This study examines how writing teachers manage linguistic ideological dilemmas (LIDs) around grammar instruction and highlights productive strategies employed by one teacher in an instructional unit on poetry. We conducted semi-structured interviews with nine elementary and middle-school teachers to better understand how they conceptualized and enacted writing pedagogies in urban classrooms. Then, we documented the teaching practices of one teacher during a 9-week case study. We describe three LIDs expressed by the teachers we interviewed: (1) a perception of greater linguistic flexibility in speech than in writing; (2) a sense that attention to grammar in feedback can enhance and/or inhibit written communication; and (3) apprehension about whether grammar instruction empowers or marginalizes linguistically minoritized students. We also highlight three productive strategies for teaching grammar while valuing linguistic diversity employed by one teacher: (1) selecting mentor texts that showcase a range of grammars; (2) modeling code-meshing practices; and (3) privileging alternative grammars while grading written work. We describe how teachers might take up pedagogical practices that support linguistic diversity, such as evaluating written assignments in more flexible ways, engaging in contrastive analysis, and teaching students to resist and rewrite existing language rules.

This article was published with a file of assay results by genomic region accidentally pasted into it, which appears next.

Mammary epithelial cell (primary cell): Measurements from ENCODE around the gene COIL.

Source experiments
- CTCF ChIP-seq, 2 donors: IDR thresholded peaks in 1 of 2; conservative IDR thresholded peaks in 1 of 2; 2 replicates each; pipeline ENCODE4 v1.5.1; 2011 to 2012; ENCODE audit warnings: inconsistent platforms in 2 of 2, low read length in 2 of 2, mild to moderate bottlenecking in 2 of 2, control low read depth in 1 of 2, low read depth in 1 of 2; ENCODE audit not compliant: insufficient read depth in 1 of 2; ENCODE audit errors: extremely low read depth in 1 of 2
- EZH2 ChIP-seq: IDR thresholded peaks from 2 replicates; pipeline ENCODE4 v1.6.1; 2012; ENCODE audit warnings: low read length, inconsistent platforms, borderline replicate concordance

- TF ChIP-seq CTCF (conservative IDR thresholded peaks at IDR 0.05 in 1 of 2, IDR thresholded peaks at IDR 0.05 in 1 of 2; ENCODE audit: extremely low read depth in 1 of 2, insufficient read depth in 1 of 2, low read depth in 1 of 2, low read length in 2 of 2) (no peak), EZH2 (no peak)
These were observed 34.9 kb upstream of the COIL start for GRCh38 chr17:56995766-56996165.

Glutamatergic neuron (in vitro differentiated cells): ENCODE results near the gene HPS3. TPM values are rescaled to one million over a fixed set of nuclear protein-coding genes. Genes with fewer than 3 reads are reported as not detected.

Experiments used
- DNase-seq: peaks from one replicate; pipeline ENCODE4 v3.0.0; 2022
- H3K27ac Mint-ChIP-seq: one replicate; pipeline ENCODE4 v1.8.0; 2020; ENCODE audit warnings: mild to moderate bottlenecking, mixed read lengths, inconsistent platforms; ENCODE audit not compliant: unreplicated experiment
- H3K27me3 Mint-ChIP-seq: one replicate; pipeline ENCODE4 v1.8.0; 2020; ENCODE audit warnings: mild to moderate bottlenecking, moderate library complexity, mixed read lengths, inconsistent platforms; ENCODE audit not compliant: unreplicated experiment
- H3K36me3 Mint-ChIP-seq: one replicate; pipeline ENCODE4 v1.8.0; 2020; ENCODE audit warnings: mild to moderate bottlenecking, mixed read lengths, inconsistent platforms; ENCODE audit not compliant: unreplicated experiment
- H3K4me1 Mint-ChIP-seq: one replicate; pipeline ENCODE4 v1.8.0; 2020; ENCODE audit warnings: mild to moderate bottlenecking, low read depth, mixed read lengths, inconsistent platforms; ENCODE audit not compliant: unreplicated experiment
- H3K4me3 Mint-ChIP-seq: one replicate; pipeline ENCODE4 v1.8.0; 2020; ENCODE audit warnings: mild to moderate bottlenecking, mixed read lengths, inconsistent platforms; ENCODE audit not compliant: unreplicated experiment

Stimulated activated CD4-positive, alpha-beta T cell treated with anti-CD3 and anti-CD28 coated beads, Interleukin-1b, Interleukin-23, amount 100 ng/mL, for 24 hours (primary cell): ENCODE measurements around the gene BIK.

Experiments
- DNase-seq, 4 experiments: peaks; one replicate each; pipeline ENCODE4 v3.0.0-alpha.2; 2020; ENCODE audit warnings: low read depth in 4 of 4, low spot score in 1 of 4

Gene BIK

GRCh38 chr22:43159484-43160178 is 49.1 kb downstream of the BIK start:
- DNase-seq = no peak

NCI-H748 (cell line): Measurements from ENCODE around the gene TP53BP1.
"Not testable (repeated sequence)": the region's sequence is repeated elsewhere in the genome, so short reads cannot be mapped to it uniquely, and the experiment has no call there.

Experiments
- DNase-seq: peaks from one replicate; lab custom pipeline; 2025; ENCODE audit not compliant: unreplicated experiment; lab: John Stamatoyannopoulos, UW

Machado, E., Woodard, R., Vaughan, A. and Coppola, R. (2017), "Teaching Grammar While Valuing Language Diversity: Urban Teachers Navigating Linguistic Ideological Dilemmas", Ortlieb, E. and Cheek, E.H. (Ed.) Addressing Diversity in Literacy Instruction (Literacy Research, Practice and Evaluation, Vol. 8), Emerald Publishing Limited, Bingley, pp. 37-53. https://doi.org/10.1108/S2048-045820170000008003
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